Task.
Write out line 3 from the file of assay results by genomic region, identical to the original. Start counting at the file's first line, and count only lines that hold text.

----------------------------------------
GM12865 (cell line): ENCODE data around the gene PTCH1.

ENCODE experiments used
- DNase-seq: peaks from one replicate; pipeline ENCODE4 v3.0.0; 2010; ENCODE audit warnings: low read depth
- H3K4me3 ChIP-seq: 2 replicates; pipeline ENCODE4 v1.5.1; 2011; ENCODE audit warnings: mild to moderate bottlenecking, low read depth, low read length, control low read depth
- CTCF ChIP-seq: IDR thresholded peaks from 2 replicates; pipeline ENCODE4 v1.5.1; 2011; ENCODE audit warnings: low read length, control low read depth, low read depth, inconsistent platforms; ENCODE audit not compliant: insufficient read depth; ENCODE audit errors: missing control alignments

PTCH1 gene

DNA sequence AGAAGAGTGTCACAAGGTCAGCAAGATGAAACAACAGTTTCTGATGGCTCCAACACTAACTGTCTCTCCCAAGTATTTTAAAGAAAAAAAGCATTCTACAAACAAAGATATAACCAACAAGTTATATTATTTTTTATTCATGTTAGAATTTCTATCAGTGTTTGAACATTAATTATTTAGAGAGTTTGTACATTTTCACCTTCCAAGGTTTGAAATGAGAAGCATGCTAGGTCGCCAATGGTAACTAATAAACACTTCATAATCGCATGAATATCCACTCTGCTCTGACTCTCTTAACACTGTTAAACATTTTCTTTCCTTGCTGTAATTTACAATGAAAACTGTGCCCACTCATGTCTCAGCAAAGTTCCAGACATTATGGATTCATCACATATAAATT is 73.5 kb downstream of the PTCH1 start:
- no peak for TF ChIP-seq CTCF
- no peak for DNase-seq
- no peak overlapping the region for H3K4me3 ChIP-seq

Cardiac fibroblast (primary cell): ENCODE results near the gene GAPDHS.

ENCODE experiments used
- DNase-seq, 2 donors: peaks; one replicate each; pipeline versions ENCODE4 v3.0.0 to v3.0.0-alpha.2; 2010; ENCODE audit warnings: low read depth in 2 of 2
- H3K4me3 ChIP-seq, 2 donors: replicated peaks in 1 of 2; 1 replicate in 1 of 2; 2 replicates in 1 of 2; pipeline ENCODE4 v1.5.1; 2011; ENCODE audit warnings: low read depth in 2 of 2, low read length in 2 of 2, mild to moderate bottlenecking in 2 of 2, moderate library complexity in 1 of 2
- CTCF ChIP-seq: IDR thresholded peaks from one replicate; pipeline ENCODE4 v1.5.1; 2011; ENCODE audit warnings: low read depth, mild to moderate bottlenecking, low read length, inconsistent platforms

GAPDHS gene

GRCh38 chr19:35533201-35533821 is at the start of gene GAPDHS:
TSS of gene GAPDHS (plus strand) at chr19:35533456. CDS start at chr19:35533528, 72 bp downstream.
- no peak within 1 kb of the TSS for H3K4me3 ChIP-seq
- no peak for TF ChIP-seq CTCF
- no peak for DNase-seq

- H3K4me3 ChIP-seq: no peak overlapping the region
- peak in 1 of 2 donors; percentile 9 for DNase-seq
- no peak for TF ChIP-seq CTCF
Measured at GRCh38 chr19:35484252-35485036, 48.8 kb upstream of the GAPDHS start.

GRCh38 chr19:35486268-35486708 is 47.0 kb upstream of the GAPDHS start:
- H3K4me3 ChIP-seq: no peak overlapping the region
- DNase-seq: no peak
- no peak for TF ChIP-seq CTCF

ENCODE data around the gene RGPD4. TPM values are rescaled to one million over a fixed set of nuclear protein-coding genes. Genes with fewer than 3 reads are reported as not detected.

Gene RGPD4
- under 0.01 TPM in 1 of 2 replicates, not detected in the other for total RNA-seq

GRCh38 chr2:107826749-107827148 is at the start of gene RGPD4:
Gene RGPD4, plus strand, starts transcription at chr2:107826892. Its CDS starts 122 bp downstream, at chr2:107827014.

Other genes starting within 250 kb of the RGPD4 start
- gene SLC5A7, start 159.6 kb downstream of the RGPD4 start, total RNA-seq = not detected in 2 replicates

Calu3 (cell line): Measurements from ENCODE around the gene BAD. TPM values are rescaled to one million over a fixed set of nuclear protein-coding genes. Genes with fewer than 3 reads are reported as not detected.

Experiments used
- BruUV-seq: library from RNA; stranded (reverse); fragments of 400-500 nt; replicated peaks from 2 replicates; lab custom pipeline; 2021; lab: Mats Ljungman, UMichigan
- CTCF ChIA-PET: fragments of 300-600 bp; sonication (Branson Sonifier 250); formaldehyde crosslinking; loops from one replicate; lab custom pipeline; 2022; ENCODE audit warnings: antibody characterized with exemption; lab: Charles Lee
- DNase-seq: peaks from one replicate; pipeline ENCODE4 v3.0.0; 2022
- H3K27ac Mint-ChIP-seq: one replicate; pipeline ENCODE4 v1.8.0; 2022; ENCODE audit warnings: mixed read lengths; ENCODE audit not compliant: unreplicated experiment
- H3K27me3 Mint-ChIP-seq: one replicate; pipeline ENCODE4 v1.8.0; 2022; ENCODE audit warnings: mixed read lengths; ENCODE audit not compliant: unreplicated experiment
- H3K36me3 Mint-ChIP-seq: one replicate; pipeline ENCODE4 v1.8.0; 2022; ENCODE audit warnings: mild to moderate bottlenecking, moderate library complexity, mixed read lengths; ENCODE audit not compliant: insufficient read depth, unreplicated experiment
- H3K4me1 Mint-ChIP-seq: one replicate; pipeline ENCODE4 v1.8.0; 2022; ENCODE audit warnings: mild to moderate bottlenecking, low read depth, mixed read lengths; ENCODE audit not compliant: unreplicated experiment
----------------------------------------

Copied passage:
- DNase-seq: peaks from one replicate; pipeline ENCODE4 v3.0.0; 2010; ENCODE audit warnings: low read depth